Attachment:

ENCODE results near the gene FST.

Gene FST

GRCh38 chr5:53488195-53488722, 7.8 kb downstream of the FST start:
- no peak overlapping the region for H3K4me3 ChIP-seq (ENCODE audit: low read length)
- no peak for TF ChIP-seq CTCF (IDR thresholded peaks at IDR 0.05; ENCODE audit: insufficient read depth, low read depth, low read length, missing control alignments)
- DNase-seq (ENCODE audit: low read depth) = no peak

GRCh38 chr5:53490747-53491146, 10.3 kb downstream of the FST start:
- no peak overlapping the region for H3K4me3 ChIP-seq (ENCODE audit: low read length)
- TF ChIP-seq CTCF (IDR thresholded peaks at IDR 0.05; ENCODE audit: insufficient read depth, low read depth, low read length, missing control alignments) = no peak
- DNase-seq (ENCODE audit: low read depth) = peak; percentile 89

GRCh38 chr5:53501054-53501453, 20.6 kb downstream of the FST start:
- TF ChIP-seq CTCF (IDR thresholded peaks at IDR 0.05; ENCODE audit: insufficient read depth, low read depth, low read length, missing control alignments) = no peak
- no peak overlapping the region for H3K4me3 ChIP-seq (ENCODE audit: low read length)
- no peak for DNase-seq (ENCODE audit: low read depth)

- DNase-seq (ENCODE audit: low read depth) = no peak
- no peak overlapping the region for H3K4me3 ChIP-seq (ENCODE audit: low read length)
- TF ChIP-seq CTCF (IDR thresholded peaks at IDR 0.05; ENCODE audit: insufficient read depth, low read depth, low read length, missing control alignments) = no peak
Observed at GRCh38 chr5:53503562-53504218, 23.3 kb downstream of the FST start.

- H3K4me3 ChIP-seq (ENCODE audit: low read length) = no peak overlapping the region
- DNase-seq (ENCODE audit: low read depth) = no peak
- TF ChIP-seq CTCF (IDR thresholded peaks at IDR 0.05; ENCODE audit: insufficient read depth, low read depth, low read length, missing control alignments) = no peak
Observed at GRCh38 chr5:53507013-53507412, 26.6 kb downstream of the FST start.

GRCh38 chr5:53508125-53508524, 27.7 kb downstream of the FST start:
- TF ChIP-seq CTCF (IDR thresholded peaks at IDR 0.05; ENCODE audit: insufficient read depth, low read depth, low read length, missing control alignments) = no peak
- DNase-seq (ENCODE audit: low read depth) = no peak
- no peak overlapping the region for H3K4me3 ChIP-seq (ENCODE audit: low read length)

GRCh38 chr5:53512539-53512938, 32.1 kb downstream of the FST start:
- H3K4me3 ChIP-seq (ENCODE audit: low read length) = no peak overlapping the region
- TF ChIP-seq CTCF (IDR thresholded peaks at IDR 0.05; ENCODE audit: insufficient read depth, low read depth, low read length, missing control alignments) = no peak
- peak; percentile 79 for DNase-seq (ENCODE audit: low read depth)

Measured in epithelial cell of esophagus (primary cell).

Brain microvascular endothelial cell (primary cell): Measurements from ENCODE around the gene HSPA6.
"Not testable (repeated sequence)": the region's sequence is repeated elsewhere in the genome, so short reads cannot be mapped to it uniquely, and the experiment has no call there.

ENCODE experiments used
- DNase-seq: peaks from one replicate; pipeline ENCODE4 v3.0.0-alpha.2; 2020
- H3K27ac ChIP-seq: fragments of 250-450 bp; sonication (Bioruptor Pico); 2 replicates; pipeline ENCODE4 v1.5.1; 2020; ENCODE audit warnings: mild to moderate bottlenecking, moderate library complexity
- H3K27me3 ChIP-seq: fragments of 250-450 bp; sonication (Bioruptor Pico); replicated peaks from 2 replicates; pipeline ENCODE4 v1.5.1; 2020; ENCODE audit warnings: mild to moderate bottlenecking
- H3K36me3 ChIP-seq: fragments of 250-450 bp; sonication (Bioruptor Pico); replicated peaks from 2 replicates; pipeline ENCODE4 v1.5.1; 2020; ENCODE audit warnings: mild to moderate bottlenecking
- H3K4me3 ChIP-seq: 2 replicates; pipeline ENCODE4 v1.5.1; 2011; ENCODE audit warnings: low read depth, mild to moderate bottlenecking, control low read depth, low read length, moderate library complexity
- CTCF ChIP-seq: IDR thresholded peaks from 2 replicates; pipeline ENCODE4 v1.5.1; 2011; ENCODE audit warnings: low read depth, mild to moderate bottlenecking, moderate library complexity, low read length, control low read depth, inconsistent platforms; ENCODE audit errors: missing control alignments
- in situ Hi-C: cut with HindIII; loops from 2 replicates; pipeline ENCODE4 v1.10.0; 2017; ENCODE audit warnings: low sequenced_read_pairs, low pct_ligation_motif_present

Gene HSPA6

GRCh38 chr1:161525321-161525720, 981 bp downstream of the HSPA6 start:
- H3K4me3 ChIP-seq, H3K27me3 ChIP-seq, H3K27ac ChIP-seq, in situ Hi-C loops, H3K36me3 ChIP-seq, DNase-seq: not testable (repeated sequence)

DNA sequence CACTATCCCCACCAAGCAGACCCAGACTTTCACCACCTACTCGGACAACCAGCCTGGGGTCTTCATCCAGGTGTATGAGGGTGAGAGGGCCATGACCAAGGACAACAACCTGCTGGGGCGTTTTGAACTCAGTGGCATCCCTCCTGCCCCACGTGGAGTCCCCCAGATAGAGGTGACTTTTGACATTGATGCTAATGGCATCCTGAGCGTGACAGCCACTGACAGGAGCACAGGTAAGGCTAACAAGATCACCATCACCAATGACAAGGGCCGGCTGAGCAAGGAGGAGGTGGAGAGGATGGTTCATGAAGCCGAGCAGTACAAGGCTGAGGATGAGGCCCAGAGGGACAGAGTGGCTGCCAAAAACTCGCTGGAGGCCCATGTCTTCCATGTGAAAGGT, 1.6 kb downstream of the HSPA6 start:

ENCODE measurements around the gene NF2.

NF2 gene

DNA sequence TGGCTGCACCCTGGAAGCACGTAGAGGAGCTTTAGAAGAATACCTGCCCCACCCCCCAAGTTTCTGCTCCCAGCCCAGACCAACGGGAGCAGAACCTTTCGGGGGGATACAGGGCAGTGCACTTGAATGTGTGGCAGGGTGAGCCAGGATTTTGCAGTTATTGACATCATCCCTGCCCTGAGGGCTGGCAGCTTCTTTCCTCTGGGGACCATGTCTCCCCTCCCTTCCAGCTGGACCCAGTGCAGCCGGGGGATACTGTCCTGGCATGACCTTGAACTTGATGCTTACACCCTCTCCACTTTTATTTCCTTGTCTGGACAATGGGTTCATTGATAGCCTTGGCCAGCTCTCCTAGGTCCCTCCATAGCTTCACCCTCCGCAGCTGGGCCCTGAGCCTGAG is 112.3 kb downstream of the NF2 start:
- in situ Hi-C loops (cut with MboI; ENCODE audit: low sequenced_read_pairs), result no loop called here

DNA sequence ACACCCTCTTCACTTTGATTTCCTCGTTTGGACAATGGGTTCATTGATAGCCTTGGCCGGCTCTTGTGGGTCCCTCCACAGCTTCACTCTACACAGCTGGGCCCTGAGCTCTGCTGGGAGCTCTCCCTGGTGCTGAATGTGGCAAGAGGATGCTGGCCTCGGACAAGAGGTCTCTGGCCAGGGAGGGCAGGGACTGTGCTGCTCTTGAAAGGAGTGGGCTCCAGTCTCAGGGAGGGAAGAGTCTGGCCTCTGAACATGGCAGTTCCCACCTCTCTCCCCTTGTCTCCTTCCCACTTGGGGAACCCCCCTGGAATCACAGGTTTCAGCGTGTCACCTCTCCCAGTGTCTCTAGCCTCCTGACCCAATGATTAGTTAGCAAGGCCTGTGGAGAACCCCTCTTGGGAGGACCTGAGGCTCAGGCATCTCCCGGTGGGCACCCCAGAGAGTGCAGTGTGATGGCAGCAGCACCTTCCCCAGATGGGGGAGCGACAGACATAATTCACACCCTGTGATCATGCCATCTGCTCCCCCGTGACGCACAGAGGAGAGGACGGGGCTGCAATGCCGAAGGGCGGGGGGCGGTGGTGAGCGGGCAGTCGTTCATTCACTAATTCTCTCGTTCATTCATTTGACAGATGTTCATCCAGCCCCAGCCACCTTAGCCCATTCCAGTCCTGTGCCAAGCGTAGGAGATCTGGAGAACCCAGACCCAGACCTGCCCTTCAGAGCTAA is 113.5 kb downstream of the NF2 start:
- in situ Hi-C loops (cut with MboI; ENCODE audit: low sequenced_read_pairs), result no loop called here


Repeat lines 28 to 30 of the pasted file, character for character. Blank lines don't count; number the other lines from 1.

- H3K4me3 ChIP-seq (ENCODE audit: low read length) = no peak overlapping the region
- TF ChIP-seq CTCF (IDR thresholded peaks at IDR 0.05; ENCODE audit: insufficient read depth, low read depth, low read length, missing control alignments) = no peak
- peak; percentile 79 for DNase-seq (ENCODE audit: low read depth)